The Independent Voice of Southern Methodist University Since 1915

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The Daily Campus

The Independent Voice of Southern Methodist University Since 1915

The Daily Campus

The Independent Voice of Southern Methodist University Since 1915

The Daily Campus

SMU professor Susanne Scholz in the West Bank in 2018.
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NYT columnist encourages students to travel outside comfort zone

Nicholas Kristof answers questions at the Tate Student Forum in Hughes-Trigg Student center Tuesday afternoon.
Stuart Palley
Nicholas Kristof answers questions at the Tate Student Forum in Hughes-Trigg Student center Tuesday afternoon.

Nicholas Kristof answers questions at the Tate Student Forum in Hughes-Trigg Student center Tuesday afternoon. (Stuart Palley)

Nicholas Kristof, a two-time Pulitzer Prize-winning commentator and journalist with The New York Times, spoke to SMU students and the community in the McFarlin Auditorium for the Jones Day Lecture in the William M. Tate Lecture Series.

Kristof encouraged students to “travel out of your comfort zone.”

“Learn from your travels and apply them to a larger cause important to you,” he said.

Kristof speaks from much experience abroad and encourages others to travel and see with their own eyes what is happening at a grassroots level in the world at this very moment.

Kristof spoke about a new approach to international relations taking place, which he is very much a fan of. He gave the example of author Greg Mortenson, who wrote the bestseller “Three Cups of Tea,” as someone who is doing a good thing by taking the actions involved in international relations to a new and better level.

“This is because the intervention that one has with a completely different culture than their own is extremely educational and will give you the best lesson and education possible,” Kristof said.

Kristof also shared some stories and photographs that have particularly stuck in his mind over the years.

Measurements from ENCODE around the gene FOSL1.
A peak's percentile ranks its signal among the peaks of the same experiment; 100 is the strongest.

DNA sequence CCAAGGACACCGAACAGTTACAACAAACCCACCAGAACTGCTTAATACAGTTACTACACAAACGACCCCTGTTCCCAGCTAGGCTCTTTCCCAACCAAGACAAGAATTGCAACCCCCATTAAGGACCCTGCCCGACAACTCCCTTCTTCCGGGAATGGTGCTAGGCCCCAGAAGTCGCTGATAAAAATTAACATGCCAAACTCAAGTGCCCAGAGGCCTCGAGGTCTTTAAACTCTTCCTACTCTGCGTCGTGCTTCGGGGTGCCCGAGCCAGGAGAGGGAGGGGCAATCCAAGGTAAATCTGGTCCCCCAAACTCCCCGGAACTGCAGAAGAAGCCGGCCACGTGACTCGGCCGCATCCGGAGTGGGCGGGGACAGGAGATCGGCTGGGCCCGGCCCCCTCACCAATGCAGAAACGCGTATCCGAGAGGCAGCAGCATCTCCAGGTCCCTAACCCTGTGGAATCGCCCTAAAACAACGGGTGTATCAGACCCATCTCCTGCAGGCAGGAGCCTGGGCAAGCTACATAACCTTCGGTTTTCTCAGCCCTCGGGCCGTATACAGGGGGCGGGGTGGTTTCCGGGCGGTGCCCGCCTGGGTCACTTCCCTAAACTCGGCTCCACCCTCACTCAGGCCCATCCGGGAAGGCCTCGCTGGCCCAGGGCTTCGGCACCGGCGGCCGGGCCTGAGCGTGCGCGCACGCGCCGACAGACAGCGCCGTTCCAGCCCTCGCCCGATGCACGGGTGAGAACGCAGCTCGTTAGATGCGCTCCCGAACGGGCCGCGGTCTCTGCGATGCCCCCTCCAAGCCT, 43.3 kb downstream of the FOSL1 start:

One story was from 1997 when he traveled to Cambodia and visited a brothel to interview two imprisoned teenage girls. These young girls were sold off to the brothel for a good price and would not be allowed to leave the brothel unless that price was matched.

One girl’s mother had gone on a strenuous journey looking for her daughter in different brothels, and when she finally found her, she did not have enough money to buy her back.

Kristof explained the conditions in the brothel as “worse than 19th century slavery.” Most of the girls contracted the AIDS virus from men who came to the brothels, and were not expected to live past their twenties. After hearing and seeing all of this with his own eyes, Kristof bought the two girls and returned them to their families.

Although he was able to reunite the girls with their families, Kristof made it clear that this was one happy ending that does not occur too often in Darfur, from where he just returned.

The amount of pain and suffering the Janjaweed has had on innocent people in Darfur, simply because of their skin color or tribe is, “indescribable” said Kristof. He recounted one experience in Darfur, when he spoke with a woman who saw her family killed by the Janjaweed in front of her eyes and then was brutally branded on her leg as a sign that she had been raped. This was Kristof’s turning point when he realized the extent of the brutality in Darfur.

Kristof ended his lecture by telling his audience, “People make us happy.”

“The act of helping and giving is what will raise your happiness level and keep it raised, not winning the lottery,” he said.

He encouraged, once again, for young people to travel to new worlds that they are deeply uncomfortable with and see something that will all of a sudden make them realize and really absorb how privileged they are.

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